Source, Etc

Sassy bark is derived from Eryihrophleum guineense, G. Don (N.O. Leguminosoe), a large tree widely distributed on the west coast of Africa (Upper Guinea and Senegambia). Possibly other species than E. guineense yield the sassy bark of commerce, as certain differences have been observed in the alkaloid obtained from the bark imported at different times.

It has poisonous, emetic, and purgative properties, and is used by the West African negroes as an ordeal poison.

The bark is collected from the trunk as well as from the larger and smaller branches.

Description

Sassy bark varies exceedingly in size and thickness according to the age of the stem or branch from which it has been collected. Most common are hard heavy curved or flat pieces about 8 or 10 cm. long, 4 to 8 cm. wide, and about 5 to 10 cm. thick; but small quills, not 1.5 cm, in diameter, may sometimes be found.

In pieces of medium thickness the outer layer (cork) is usually of a dull grey colour, but sometimes it is so dark as to be nearly black; it is interrupted by reddish warts or circular spots that eventually fuse together into longitudinal bands. Older and therefore thicker barks are rugged, and have a more uniform reddish brown colour. They often exhibit conchoidal depressions of considerable size (1 to 2 cm. long), the whole surface, elevations as well as depressions, being ruggedly ridged. In these barks most of the primary cortex has been exfoliated by the formation of cork. Very young bark is comparatively smooth and dark in colour; it bears occasional small reddish warts and exhibits longitudinal reddish bands.

Description 197Fig. 127.   Sassy bark. A, portion of bark of medium thickness, showing fissured surface; B, portion of very thick bark showing rugged surface, with depressions produced by exfoliation of the outer portion.

Fig. 127. - Sassy bark. A, portion of bark of medium thickness, showing fissured surface; B, portion of very thick bark showing rugged surface, with depressions produced by exfoliation of the outer portion.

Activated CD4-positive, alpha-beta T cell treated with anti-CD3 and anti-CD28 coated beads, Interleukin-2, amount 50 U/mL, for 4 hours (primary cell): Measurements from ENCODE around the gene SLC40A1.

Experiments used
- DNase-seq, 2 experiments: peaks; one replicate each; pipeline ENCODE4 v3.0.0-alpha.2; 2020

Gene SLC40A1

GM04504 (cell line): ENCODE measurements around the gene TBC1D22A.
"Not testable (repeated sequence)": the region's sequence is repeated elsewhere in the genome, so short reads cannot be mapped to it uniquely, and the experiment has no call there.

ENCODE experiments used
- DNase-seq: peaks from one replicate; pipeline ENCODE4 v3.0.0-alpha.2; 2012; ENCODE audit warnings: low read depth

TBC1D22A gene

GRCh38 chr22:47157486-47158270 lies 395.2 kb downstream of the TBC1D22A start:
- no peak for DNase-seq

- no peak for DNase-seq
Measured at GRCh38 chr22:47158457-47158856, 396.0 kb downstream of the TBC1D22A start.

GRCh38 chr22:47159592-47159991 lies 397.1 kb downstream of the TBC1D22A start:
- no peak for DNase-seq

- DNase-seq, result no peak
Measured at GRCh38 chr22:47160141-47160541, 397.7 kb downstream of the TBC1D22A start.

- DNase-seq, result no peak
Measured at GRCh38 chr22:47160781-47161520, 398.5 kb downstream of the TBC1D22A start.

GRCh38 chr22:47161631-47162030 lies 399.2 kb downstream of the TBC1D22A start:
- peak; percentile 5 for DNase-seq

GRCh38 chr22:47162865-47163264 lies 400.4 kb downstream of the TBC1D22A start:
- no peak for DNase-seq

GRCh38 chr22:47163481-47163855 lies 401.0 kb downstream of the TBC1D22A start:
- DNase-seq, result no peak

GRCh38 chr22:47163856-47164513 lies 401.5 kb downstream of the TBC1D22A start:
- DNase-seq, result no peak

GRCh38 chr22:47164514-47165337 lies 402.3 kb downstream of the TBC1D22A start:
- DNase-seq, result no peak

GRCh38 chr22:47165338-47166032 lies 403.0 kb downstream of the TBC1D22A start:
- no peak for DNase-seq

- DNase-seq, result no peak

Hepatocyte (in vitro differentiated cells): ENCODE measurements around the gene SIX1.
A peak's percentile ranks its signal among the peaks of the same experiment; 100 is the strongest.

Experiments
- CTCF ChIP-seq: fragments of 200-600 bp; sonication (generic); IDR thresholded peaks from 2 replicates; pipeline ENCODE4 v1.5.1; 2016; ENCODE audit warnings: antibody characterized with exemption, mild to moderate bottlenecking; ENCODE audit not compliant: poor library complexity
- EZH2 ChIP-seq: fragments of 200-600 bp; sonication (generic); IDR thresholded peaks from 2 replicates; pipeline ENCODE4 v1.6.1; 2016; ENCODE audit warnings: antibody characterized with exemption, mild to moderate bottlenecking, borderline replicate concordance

The inner surface exhibits shallow longitudinal striations or elevations, and is of a dark reddish brown or, more commonly, dull black colour.

The bark is extremely hard, and breaks with a very short granular fracture. The transverse section examined under the lens is most characteristic. The cork appears as a narrow brownish line; the cortex is narrow and darker in colour, and separated from the bast by a pale complete or interrupted line of sclerenchymatous cells. The bast, which constitutes the major part of the larger and thicker pieces, exhibits numerous large closely approximated groups of sclerenchymatous cells embedded in reddish brown (parenchymatous) tissue. The structure of this portion of the bark is discernible with the naked eye, and is identical in both young and old bark. The bark has no odour, and only a slightly bitter and astringent taste. The student should observe

(a) The reddish brown warts (or outer surface) and the nearly black inner surface,

(b) The hard granular fracture,

(c) The sclerenchymatous cells in the bast.

Constituents

Sassy bark, which is used by the West African negroes as an ordeal poison, contains a toxic alkaloid erythrophloeine; other constituents are resin (13.5 per cent.) and tannin together with traces of ipuranol, luteolin, small quantities of fatty acids, etc.

Erythrophloeine is amorphous and yields amorphous salts; it has not yet been sufficiently investigated.

Luteolin is a yellow colouring matter, first separated from Reseda luteola. Linne; it is identical with digitoflavone; quercetin is hydroxyluteolin.

Uses

Erythrophloeine has been found useful in certain forms of heart disease. The hydrochloride has local anaesthetic properties and has been used in dental operations.